You guys, I don’t know how this is possible, but Max Landis’s Superman: American Alien just made me want to ship Clark Kent and the Cheetah. I’m serious, you guys. This book is probably the best Superman book out right now and it does so because it takes a long hard look at Clark and just how human he is.

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Superman: American Alien #3, illustrated by Joelle Jones (who did the fantastic book Lady Killer), is all about Clark going through a post-high school, pre-college crisis. He decided, for his post-high school experience, to go on a two-seat plane trip, but the plane ended up crashing into the ocean and Clark pulls the pilot to safety...onto a party boat for Bruce Wayne. At which point Clark is promptly mistaken for Bruce himself (because Bruce never comes to his parties).

I’m sort of peeved about Sue Dibny’s characterization here (and the fact that Landis has her last name as “Dibny” pre-marriage to Ralph Dibny), but it helps that this is a very young Sue — and the fact that Oliver Queen is shown as a hanger on and Bruce Wayne fanboy tickles my funny bone (originally, Green Arrow was basically a Batman ripoff).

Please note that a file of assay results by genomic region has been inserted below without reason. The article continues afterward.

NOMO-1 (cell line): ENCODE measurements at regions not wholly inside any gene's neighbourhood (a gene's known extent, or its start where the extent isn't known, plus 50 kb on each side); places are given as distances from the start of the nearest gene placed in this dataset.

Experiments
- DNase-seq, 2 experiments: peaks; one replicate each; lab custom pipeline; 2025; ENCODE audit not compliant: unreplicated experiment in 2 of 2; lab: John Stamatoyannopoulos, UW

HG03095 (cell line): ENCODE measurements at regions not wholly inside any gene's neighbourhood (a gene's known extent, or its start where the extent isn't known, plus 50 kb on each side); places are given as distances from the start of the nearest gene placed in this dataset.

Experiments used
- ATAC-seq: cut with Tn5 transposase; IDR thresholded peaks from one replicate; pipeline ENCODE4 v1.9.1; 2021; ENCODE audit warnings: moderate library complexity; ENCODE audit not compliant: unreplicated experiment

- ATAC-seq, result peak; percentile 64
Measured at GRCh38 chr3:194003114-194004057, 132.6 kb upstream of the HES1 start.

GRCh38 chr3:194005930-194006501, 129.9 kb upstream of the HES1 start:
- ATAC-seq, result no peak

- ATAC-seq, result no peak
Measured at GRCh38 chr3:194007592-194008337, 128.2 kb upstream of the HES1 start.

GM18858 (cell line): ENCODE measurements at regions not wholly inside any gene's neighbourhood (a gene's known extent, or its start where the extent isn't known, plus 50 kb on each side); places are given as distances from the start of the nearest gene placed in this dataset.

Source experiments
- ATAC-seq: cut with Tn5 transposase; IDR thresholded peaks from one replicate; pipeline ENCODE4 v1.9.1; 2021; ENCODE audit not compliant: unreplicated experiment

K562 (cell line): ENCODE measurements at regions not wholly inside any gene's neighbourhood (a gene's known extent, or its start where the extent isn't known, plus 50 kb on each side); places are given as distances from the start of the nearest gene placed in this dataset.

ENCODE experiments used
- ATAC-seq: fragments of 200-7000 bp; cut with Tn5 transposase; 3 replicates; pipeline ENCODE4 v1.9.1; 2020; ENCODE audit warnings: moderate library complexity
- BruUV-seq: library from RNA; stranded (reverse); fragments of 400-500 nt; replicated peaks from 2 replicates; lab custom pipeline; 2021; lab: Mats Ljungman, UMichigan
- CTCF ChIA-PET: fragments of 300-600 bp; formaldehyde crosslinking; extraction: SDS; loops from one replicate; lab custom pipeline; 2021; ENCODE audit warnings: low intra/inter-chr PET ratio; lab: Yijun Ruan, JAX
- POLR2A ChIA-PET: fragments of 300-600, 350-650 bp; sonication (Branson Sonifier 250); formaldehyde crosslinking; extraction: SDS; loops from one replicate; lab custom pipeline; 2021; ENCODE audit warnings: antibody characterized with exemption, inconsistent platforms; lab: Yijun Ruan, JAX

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In any case, the story then kicks off when Barbara Minerva (the future Cheetah) convinces Clark to just go with it. So Clark has the time of his life pretending to be Bruce Wayne. And being someone else actually makes Clark understand himself more — during a conversation with Barbara, he realizes that he doesn’t actually want to stay in Smallville and become a veterinarian, but rather travel the world. In fact, Clark and Barbara have several deep conversations (including how Barbara wants to become an archaeologist), which leads to this:

This isn’t even the funnest part of the book. That bit comes later when it’s revealed that Deathstroke has been hired to kill Bruce Wayne and drugged Clark’s drink.

Superman: American Alien continues to be an interesting and intriguing exploration of Clark Kent — and this issue almost perfectly explored the kind of post-high school and pre-college (or even post-college, pre-job) crises people sometimes find themselves in, where once they knew what direction they were going, but now they don’t.

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The issue also ends with a kind of creepy, fourth-wall-breaking short about Mister Mxyzpltk that reminded me so much of Grant Morrison (as opposed to the Doomsday hints we’ve been getting for the previous two issues). In any case, this is one of the best books DC is putting out now and probably the best depiction of Clark Kent in a long, long time.